From Recipient to Donor: Thailand's Role as a Provider of Development Cooperation in the World

University of Rostock's Joern Dosch discusses Thailand's 15 years long role as a recipient-turned-donor of international aid.

From Recipient to Donor: Thailand’s Role as a Provider of Development Cooperation in the World

In the recent two decades Thailand’s rapid development towards Newly Industrialised Country (NIC) and Middle Power status has been accompanied by the nation’s transformation from being solely a recipient of development aid (ODA) to acting as a donor through its Thailand International Cooperation Agency (TICA). In March 2003, the then-Thai Prime Minister Thaksin Shinawatra gave a speech entitled “Forward Engagement” which would later become the name of a policy characterising the country’s emerging “recipient-turned-donor” identity. Since then TICA has played an active role in promoting development cooperation among countries in mainland Southeast Asia and beyond its own region, including South Asia, Africa and Latin America. That way, Thailand has established itself as one of the most visible “emerging donors” in Asia. 15 years have passed since the policy change – a good opportunity for an interim assessment: where has Thailand positioned itself within the donor community and what has it achieved as a donor? How is Thailand’s donor role seen within the country and by external actors? And how much has Thailand’s development cooperation been affected by international political developments? Answers to these questions are based on recent field research in Thailand and a broader project on the changing nature and dynamics of development cooperation.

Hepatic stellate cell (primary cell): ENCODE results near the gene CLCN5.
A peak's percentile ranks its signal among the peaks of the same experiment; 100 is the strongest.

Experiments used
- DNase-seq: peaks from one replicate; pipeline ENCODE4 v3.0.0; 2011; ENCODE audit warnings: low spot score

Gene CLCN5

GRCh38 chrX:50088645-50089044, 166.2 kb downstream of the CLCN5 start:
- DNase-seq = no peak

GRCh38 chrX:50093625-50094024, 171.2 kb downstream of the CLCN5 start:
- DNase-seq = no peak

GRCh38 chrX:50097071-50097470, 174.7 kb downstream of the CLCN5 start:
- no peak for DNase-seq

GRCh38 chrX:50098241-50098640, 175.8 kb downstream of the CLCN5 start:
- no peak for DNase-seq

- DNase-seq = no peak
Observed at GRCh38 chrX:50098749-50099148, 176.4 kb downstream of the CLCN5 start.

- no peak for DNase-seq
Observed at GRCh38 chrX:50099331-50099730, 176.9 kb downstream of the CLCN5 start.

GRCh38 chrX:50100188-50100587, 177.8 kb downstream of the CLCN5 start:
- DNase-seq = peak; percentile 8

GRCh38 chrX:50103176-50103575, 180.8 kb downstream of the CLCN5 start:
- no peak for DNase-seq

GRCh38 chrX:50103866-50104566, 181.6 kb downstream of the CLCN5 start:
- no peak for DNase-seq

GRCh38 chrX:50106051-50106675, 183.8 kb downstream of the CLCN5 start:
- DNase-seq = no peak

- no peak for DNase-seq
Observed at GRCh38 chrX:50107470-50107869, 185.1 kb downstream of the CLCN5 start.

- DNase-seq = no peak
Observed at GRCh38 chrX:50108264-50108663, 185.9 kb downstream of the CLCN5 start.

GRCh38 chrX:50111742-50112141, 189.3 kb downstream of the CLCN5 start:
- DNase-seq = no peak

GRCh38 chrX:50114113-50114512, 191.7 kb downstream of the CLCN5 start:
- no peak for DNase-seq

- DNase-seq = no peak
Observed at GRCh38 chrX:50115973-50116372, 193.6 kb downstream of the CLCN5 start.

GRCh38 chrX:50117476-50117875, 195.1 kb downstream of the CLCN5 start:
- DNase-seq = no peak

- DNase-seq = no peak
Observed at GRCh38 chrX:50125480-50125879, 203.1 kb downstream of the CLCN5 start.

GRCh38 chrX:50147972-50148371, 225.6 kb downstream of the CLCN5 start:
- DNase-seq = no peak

Joern Dosch is a professor of International Politics and Development Cooperation at the University of Rostock, Germany. Previous positions include Professor of International Relations and Head of the School of Arts and Social Sciences at Monash University (Malaysia Campus) and Professor of Asia Pacific Studies, University of Leeds. His research focuses on Southeast Asian politics and international relations as well as Europe-Asia relations. He has spent extended periods of time in Southeast Asia since the early 1990s. Joern’s current research projects explore the foreign policies of the individual ASEAN member states and the future of development cooperation in Southeast Asia. Joern also regularly works as a consultant for the European Union’s development programme with Asia and has evaluated several donor-funded programmes and projects in Southeast Asia. His recent publications include The New Global Politics of the Asia Pacific, 3rd rev. edition, Routledge 2018 (with M. Connors and R. Davison) and Malaysia Post-Mahathir. A Decade of Change? Marshall Cavendish 2015 (edited with James Chin).